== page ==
There are other ways, of course, to determine time of death, and his “favorite postmortem change” is livor mortis, or lividity, which refers to the gravitational pooling and settling of blood that begins as early as 20 minutes after death.

“I’m a ‘livor guy,’ and just the fact that I have a ‘favorite’ among these sets me apart from most of humanity,” he says.

Unlike rigor mortis, the stiffening caused by lactic acid (starting in the jaw one to three hours after death), or algor mortis, which involves changes in body temperature (we cool down two to two-and-a-half degrees in the first hour under ideal circumstances, if any could be described as truly “ideal”), lividity generally occurs at the same rate for everybody — that is, every  body — regardless of the weather. Blanched patches in cherry-pink flesh also can signal whether a corpse has been moved.

“The dead will tell you a story if you’re only willing to listen,” Morgan says. “I tried to speak for those who could no longer speak for themselves. Those unfortunate souls who take their own lives, the people who die all alone in an apartment — those quiet, lonely deaths with no fanfare – their stories are just as worthy of dignity and attention as those who go out in a blaze of glory.”

For me, one of the most despair-drenched images in Morgan’s presentation was the least grisly; it was a straightforward suicide by shooting. The man had started a note, but did not bother to finish it, as if his last words were not worth the effort.

This macabre little seminar is an outgrowth of the forensic concentration Morgan, an associate professor of criminal justice, is developing for the university. One of 11 founders of the American Board of Medicolegal Death Investigators, he has helped standardize procedures by devising a rigorous certification test with methods that are “applicable from Hahira to Manhattan.” This ABMDI exam is administered at only two sites in the country: North Georgia College and Texas Tech.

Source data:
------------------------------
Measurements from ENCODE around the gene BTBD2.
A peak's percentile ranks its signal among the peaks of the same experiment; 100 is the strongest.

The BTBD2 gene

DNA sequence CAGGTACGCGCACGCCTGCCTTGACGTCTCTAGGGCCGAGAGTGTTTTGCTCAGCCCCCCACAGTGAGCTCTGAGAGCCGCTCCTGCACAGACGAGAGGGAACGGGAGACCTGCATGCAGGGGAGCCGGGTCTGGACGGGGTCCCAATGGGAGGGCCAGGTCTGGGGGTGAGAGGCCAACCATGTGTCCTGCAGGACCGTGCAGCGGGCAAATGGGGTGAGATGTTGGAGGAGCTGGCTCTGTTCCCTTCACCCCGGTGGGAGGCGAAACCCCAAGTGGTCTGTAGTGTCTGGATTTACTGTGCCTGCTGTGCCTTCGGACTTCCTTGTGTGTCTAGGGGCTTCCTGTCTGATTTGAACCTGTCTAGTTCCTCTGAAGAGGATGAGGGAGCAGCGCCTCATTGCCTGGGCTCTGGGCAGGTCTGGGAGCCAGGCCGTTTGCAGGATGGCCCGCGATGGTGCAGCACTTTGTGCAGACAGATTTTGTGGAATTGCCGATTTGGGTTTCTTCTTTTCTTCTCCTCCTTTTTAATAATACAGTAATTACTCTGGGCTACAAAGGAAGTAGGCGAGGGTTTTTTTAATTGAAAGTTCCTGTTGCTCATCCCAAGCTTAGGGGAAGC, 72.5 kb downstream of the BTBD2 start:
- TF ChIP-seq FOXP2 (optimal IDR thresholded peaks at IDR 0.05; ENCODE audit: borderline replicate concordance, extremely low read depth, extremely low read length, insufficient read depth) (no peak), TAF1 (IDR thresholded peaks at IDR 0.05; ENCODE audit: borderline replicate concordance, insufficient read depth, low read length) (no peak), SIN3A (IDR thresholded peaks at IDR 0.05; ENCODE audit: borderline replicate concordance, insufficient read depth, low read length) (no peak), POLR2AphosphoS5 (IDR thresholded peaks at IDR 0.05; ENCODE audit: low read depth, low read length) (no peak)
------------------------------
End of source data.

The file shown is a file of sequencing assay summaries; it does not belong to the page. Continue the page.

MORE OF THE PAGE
“There are more fighter pilots and brain surgeons than death investigators,” Morgan says. “There are only about 670 of us practicing, so I don’t have that many people I can talk shop with. There aren’t that many folks who understand what it’s like to slip and fall in decomp fluid.”

Soon, though, he likely will have more colleagues who do. College students across the country are demanding more forensic training in their criminology curricula, and “CSI camps” are popping up for high school students to probe mock crime scenes. Morgan plans to lead such a program for teen-age sleuths this summer, and he is writing a textbook about death investigation.

The rising interest in this field is evidence of the cultish popularity of the “CSI” television shows, which, in a formula that is more howdunit than whodunit, rely on high-tech wizardry to zero in on gore at the mitochondrial level in America’s freakiest cities: Las Vegas, Miami, and New York. (Still waiting for “CSI: Hahira.”) Count Morgan out of this fan club. Of all the horrendous subjects we discuss in class, the “CSI” series and its counterparts, with their slick production values and preposterous plotlines, is the only one that makes him shudder.